All the mystery and power of the Egyptian Revival of the Victorian era right at the reach of your fingertips.
Sterling silver planchette with patina (there is an ‘Egyptian Blue Edition’). This is a very versatile piece of jewelry ready to be used for its original purpose (talking board pointer) combined with our Singular Talking Board or for many other applications: pendant, keyring, bookmark…
This original design is the result of our unusual approach to the planchette classical design, choosing a triangular shape for our Moriar Planchette. The result of such a clean and minimalist design with geometric motifs is a versatile sterling silver jewelry piece.
Side 1: mystic ascending rays of light | Side 2: elements in bas-relief: ‘non omnis moriar‘ inscription, year of design and Decimononic logo.
Black, grey or red rattail satin cord with sterling silver lobster clasp included.
Dimensions and weight
- Length x width x height: 45x45x2.3 mm (1.78×1.78×0.09 in) approximately.
- Weight: 21 gr. (0.74 ounce) approximately.
This planchette gathers two of our fascinations: the Egyptian Revival that ran concurrent with Renaissance Revival during the Victorian era in conjunction with its influence on the numerous secret societies that proliferated during this period. There is no need to say that the Egyptian culture has had an enormous influence on our society through history and that other Egyptian Revivals have flourished before (Napoleon Egyptian campaign) and after (Art Deco period) this one.
The impact of the Egyptian symbols, beliefs and monuments is undeniable and it left its imprint in the esoteric and philosophical secret societies that were so deeply rooted in the Victorian society. For example, as James Stevens Curl explains in ‘The Egyptian Revival: Ancient Egypt as the Inspiration for Design Motifs in the West’:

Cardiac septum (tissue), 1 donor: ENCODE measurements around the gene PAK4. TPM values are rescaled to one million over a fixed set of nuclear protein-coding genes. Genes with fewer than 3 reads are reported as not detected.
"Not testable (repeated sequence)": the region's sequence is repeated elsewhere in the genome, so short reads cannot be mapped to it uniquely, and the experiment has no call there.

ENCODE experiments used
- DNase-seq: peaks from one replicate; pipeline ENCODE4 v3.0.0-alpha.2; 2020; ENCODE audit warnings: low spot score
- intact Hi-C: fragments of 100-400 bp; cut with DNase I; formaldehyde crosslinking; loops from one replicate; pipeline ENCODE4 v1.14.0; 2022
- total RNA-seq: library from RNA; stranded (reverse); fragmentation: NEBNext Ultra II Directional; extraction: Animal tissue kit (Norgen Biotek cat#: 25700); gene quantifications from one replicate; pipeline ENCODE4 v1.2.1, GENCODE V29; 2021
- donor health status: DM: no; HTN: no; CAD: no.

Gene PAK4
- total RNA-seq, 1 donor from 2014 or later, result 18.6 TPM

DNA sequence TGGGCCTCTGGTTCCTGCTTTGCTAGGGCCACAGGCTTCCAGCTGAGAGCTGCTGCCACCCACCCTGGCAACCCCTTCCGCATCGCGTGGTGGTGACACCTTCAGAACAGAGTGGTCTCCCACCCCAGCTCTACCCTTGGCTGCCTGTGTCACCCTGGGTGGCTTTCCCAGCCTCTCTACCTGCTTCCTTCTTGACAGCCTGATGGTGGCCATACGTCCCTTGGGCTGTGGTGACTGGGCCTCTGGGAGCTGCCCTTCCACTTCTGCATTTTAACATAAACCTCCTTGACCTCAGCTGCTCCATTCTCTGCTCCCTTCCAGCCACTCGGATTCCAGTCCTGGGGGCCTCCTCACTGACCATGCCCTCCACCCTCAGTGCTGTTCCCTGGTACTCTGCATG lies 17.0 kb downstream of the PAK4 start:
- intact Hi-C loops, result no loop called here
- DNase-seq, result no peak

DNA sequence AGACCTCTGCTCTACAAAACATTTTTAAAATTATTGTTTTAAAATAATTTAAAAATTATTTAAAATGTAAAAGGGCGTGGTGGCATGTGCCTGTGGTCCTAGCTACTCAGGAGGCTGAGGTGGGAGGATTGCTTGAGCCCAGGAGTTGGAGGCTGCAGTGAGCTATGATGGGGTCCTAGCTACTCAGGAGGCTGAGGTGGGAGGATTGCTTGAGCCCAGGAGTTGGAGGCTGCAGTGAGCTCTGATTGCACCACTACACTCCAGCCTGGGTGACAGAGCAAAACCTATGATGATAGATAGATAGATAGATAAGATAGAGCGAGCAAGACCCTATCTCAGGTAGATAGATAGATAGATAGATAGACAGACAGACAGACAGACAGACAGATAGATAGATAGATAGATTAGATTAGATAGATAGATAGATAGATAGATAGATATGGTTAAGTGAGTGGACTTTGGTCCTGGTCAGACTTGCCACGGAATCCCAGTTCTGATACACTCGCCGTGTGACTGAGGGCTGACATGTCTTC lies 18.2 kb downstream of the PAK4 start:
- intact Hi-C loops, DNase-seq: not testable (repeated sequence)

“The importance of Freemasonry in the history of the Egyptian Revival is considerable: the idea of Egypt as the source of all knowledge of architecture and of all wisdom as enshrined in the Hermetic Mysteries was potent. The Craft was traced to Egypt, and the Israelites were supposed to have learned the skills of architecture from the Egyptians. Freemasonry in the latter half of the eighteen century reflected many of the philosophical, moral, political, and artistic currents of the Enlightenment”.
Really intriguing, isn’t it?
About the inscription
‘Non omnis moriar’ (I shall not wholly die)
This inscription is a tribute to the Spiritualism movement in which so many Victorians believed.
You have heard about talking -or ouija- boards, but have no idea about the use of a planchette? Learn about this reading ‘What is a planchette?’. And remember: if you like this planchette you will probably like The Singular Talking Board too.